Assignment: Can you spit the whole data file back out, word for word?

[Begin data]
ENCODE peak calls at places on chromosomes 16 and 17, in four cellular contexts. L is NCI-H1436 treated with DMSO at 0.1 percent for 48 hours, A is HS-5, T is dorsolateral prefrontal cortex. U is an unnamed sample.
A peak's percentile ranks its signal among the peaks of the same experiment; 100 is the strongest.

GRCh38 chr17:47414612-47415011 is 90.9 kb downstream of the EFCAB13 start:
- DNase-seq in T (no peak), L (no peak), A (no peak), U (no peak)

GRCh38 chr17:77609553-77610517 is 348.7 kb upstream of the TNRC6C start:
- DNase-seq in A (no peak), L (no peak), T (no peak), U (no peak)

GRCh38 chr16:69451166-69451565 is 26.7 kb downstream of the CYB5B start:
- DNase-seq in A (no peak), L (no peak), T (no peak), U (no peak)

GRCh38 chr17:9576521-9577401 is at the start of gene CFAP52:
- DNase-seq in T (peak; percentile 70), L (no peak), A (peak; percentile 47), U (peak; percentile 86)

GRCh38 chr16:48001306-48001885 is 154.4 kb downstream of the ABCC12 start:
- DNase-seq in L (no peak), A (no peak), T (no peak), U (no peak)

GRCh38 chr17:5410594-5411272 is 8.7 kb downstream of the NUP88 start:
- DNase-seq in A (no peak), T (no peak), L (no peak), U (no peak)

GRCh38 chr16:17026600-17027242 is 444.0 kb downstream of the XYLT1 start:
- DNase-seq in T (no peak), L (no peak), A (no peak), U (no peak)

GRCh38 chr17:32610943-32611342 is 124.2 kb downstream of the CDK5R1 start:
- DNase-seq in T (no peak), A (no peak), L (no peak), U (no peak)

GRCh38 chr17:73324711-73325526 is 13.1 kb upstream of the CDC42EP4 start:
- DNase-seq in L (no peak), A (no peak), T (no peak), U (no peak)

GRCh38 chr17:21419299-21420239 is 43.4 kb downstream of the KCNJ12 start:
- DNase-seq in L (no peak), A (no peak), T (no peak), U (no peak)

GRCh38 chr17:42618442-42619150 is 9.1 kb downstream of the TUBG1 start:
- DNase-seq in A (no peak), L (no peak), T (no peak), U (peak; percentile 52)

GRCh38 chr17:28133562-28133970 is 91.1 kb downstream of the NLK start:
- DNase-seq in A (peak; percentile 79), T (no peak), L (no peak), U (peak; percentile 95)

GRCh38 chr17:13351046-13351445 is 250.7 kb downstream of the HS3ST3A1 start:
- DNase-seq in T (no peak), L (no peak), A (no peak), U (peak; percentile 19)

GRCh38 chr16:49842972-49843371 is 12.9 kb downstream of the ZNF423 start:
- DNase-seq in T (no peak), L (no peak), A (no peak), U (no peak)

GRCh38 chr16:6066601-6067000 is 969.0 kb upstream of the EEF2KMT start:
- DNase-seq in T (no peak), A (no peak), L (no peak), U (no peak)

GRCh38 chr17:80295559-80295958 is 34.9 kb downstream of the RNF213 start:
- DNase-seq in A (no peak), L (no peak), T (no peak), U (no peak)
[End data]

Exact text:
ENCODE peak calls at places on chromosomes 16 and 17, in four cellular contexts. L is NCI-H1436 treated with DMSO at 0.1 percent for 48 hours, A is HS-5, T is dorsolateral prefrontal cortex. U is an unnamed sample.
A peak's percentile ranks its signal among the peaks of the same experiment; 100 is the strongest.

GRCh38 chr17:47414612-47415011 is 90.9 kb downstream of the EFCAB13 start:
- DNase-seq in T (no peak), L (no peak), A (no peak), U (no peak)

GRCh38 chr17:77609553-77610517 is 348.7 kb upstream of the TNRC6C start:
- DNase-seq in A (no peak), L (no peak), T (no peak), U (no peak)

GRCh38 chr16:69451166-69451565 is 26.7 kb downstream of the CYB5B start:
- DNase-seq in A (no peak), L (no peak), T (no peak), U (no peak)

GRCh38 chr17:9576521-9577401 is at the start of gene CFAP52:
- DNase-seq in T (peak; percentile 70), L (no peak), A (peak; percentile 47), U (peak; percentile 86)

GRCh38 chr16:48001306-48001885 is 154.4 kb downstream of the ABCC12 start:
- DNase-seq in L (no peak), A (no peak), T (no peak), U (no peak)

GRCh38 chr17:5410594-5411272 is 8.7 kb downstream of the NUP88 start:
- DNase-seq in A (no peak), T (no peak), L (no peak), U (no peak)

GRCh38 chr16:17026600-17027242 is 444.0 kb downstream of the XYLT1 start:
- DNase-seq in T (no peak), L (no peak), A (no peak), U (no peak)

GRCh38 chr17:32610943-32611342 is 124.2 kb downstream of the CDK5R1 start:
- DNase-seq in T (no peak), A (no peak), L (no peak), U (no peak)

GRCh38 chr17:73324711-73325526 is 13.1 kb upstream of the CDC42EP4 start:
- DNase-seq in L (no peak), A (no peak), T (no peak), U (no peak)

GRCh38 chr17:21419299-21420239 is 43.4 kb downstream of the KCNJ12 start:
- DNase-seq in L (no peak), A (no peak), T (no peak), U (no peak)

GRCh38 chr17:42618442-42619150 is 9.1 kb downstream of the TUBG1 start:
- DNase-seq in A (no peak), L (no peak), T (no peak), U (peak; percentile 52)

GRCh38 chr17:28133562-28133970 is 91.1 kb downstream of the NLK start:
- DNase-seq in A (peak; percentile 79), T (no peak), L (no peak), U (peak; percentile 95)

GRCh38 chr17:13351046-13351445 is 250.7 kb downstream of the HS3ST3A1 start:
- DNase-seq in T (no peak), L (no peak), A (no peak), U (peak; percentile 19)

GRCh38 chr16:49842972-49843371 is 12.9 kb downstream of the ZNF423 start:
- DNase-seq in T (no peak), L (no peak), A (no peak), U (no peak)

GRCh38 chr16:6066601-6067000 is 969.0 kb upstream of the EEF2KMT start:
- DNase-seq in T (no peak), A (no peak), L (no peak), U (no peak)

GRCh38 chr17:80295559-80295958 is 34.9 kb downstream of the RNF213 start:
- DNase-seq in A (no peak), L (no peak), T (no peak), U (no peak)